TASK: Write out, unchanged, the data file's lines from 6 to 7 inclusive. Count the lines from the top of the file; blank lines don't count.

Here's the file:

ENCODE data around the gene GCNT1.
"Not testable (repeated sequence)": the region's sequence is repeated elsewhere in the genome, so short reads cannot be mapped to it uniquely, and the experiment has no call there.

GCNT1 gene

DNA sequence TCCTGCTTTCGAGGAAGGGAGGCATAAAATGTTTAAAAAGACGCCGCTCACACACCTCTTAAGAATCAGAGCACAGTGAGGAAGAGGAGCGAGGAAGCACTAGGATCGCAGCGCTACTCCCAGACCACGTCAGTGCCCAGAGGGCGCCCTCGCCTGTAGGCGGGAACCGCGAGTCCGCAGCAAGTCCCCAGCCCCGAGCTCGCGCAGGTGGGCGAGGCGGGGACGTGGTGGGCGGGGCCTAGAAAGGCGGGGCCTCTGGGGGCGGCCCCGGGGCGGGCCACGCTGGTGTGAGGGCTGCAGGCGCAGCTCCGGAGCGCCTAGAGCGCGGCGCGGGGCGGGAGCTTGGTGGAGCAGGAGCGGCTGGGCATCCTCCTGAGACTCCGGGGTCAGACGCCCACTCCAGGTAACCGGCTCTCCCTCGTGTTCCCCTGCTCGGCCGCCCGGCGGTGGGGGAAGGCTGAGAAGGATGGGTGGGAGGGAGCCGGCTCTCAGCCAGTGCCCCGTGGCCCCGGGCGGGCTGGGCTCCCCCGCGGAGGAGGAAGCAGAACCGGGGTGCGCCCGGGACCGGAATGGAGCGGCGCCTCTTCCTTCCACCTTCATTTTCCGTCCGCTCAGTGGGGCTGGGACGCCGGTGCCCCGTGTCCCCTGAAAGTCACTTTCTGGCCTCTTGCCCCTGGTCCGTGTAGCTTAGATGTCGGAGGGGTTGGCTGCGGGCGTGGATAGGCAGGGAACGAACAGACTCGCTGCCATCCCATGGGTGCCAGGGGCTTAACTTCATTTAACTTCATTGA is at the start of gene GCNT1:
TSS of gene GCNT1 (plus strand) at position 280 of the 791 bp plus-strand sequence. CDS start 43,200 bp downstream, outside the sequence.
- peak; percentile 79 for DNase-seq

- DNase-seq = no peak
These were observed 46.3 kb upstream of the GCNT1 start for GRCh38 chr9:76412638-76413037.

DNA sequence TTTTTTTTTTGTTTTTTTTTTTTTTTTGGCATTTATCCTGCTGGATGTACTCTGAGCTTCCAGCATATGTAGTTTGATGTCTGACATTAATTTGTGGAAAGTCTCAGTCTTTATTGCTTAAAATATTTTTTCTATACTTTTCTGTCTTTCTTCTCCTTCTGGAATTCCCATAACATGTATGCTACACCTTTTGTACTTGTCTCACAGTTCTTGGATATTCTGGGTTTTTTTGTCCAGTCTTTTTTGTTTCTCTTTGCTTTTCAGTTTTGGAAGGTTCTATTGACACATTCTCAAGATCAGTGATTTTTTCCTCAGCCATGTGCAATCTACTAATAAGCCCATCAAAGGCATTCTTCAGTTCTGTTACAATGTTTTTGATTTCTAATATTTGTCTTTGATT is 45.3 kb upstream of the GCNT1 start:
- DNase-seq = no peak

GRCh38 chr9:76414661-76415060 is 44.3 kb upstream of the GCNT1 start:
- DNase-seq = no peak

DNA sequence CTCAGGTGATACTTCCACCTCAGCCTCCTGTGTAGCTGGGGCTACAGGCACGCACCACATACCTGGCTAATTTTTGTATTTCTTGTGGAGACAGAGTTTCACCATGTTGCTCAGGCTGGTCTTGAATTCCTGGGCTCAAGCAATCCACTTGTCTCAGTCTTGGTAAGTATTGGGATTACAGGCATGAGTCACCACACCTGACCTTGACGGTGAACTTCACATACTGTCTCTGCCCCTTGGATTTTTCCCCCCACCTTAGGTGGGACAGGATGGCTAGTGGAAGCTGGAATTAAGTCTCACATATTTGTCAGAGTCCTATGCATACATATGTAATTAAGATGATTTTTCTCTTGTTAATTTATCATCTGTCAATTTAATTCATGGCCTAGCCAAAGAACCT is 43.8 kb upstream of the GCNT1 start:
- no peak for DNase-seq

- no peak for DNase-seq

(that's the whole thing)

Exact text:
- peak; percentile 79 for DNase-seq

- DNase-seq = no peak